McNulty was wrong, and his comments came a year too late. Had he read the Northwest Parkway privatization contract he would have learned that under its “adverse action” provisions, the contractors had the right to object to new or improved roads and mass transit systems. In addition, the contractors had the right to receive compensation for lost anticipated revenues if those roads or transit systems were built during the term of the ninety-nine year contract.
Another example, from our neighbors in Indiana:
The company has drawn criticism from police and members of other emergency agencies, who said the operator’s practice of installing barriers at turnarounds has hindered their ability to respond to traffic accidents.
“We’re trying to respond to emergencies here,” said Betty Schroeder, director of Steuben County Emergency Medical Service. “I’m like: You’ve got to be kidding me here.”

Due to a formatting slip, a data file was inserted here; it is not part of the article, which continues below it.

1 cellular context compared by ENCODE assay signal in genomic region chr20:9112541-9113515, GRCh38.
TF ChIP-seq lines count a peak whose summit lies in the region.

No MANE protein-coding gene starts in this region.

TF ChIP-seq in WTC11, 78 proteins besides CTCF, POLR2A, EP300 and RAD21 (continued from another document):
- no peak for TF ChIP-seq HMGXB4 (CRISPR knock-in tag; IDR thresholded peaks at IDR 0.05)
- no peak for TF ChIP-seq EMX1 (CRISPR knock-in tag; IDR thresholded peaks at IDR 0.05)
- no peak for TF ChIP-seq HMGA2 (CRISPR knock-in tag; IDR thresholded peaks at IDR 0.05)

Matt Pierce, a spokesman for the toll road operator, says the barriers stop illegal U-turns.
As an alternative, the road operator plans to install flexible posts that will deter drivers from using the turnabouts. Emergency vehicles, Pierce says, can drive over the posts.
These non-compete clauses are often written in vague legalese that Dannin describes as “not easy reading even for attorneys… legal terms of art, and they are ae also highly subjective concepts.” Legal terms of art mean complex litigation, which cash-strapped cities are loathe to take on.
Other times, the non-compete clauses are quite clear. In Virginia, the contract for privatized high-occupancy-vehicle lanes on the Capital Beltway requires the state to pay 70 percent of applicable tolls if HOV vehicle use exceeds:
a threshold of 24% of the total flow of all Permitted Vehicles that are then using such Toll Section going in the same direction for the first 30 consecutive minutes during any day, and any additional 15 consecutive minute periods in such day, during which average traffic for a Toll Section going in the same direction exceeds a rate of 3,200 vehicles per hour based on two lanes.